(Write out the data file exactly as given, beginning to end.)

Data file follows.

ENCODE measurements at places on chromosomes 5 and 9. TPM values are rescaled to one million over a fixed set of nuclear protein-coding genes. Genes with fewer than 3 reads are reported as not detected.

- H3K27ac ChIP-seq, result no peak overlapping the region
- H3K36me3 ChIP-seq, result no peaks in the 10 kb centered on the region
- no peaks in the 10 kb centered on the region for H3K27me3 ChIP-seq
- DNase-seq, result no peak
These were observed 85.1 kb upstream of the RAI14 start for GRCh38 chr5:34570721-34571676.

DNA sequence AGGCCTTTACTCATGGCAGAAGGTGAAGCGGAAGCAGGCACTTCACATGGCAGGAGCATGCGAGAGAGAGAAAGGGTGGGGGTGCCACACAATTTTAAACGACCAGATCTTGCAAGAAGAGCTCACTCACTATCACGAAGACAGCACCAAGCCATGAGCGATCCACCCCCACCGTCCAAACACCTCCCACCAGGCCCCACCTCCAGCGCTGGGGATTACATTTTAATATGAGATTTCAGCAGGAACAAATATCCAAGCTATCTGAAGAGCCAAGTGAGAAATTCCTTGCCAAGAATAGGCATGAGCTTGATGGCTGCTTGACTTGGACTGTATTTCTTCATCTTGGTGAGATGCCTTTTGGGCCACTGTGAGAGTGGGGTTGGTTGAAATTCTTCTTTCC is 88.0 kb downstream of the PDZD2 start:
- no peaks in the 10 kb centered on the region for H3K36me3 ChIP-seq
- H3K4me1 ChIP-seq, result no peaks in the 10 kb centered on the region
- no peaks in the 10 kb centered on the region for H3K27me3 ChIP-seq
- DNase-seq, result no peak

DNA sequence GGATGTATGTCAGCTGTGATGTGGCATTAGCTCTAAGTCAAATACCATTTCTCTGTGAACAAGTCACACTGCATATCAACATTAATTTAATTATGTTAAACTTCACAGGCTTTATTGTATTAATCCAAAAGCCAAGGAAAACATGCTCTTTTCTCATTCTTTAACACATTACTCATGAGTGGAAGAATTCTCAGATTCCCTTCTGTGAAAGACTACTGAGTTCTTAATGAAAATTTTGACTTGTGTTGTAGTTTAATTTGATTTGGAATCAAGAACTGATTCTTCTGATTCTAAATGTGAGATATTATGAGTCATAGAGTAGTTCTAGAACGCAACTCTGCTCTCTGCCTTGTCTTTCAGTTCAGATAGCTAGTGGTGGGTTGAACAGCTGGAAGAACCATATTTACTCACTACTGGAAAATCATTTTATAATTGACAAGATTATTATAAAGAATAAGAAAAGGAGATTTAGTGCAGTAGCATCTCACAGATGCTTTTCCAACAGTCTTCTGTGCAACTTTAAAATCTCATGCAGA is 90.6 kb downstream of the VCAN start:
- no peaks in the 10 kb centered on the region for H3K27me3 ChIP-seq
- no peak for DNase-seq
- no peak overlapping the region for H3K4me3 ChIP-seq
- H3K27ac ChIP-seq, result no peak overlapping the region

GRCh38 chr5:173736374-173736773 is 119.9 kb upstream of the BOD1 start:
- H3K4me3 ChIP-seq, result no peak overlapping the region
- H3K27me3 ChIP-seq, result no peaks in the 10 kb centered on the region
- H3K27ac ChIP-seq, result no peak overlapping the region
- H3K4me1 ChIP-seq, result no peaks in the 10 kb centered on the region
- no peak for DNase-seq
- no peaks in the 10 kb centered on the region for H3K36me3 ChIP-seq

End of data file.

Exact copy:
ENCODE measurements at places on chromosomes 5 and 9. TPM values are rescaled to one million over a fixed set of nuclear protein-coding genes. Genes with fewer than 3 reads are reported as not detected.

- H3K27ac ChIP-seq, result no peak overlapping the region
- H3K36me3 ChIP-seq, result no peaks in the 10 kb centered on the region
- no peaks in the 10 kb centered on the region for H3K27me3 ChIP-seq
- DNase-seq, result no peak
These were observed 85.1 kb upstream of the RAI14 start for GRCh38 chr5:34570721-34571676.

DNA sequence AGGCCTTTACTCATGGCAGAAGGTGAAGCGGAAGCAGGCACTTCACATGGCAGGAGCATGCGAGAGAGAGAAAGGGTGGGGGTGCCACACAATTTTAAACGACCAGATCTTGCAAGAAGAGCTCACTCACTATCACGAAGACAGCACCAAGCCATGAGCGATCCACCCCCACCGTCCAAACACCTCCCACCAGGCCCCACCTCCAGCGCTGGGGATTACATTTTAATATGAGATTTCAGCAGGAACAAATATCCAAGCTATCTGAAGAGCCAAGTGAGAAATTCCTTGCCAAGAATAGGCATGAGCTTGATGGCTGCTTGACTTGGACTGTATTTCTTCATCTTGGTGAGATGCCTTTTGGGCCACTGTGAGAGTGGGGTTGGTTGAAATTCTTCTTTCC is 88.0 kb downstream of the PDZD2 start:
- no peaks in the 10 kb centered on the region for H3K36me3 ChIP-seq
- H3K4me1 ChIP-seq, result no peaks in the 10 kb centered on the region
- no peaks in the 10 kb centered on the region for H3K27me3 ChIP-seq
- DNase-seq, result no peak

DNA sequence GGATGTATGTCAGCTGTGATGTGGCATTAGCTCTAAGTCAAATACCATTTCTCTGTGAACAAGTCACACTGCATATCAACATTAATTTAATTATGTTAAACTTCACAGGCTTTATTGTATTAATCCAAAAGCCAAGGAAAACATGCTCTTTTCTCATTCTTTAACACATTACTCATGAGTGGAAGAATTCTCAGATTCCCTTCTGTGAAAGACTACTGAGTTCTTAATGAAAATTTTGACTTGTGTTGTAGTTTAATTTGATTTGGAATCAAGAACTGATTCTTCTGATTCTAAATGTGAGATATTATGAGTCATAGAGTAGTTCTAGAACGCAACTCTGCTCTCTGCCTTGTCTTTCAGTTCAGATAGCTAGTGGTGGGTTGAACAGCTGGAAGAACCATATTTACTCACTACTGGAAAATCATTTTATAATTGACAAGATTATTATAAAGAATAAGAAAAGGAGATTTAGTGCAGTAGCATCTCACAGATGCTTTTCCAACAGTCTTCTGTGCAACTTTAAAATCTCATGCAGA is 90.6 kb downstream of the VCAN start:
- no peaks in the 10 kb centered on the region for H3K27me3 ChIP-seq
- no peak for DNase-seq
- no peak overlapping the region for H3K4me3 ChIP-seq
- H3K27ac ChIP-seq, result no peak overlapping the region

GRCh38 chr5:173736374-173736773 is 119.9 kb upstream of the BOD1 start:
- H3K4me3 ChIP-seq, result no peak overlapping the region
- H3K27me3 ChIP-seq, result no peaks in the 10 kb centered on the region
- H3K27ac ChIP-seq, result no peak overlapping the region
- H3K4me1 ChIP-seq, result no peaks in the 10 kb centered on the region
- no peak for DNase-seq
- no peaks in the 10 kb centered on the region for H3K36me3 ChIP-seq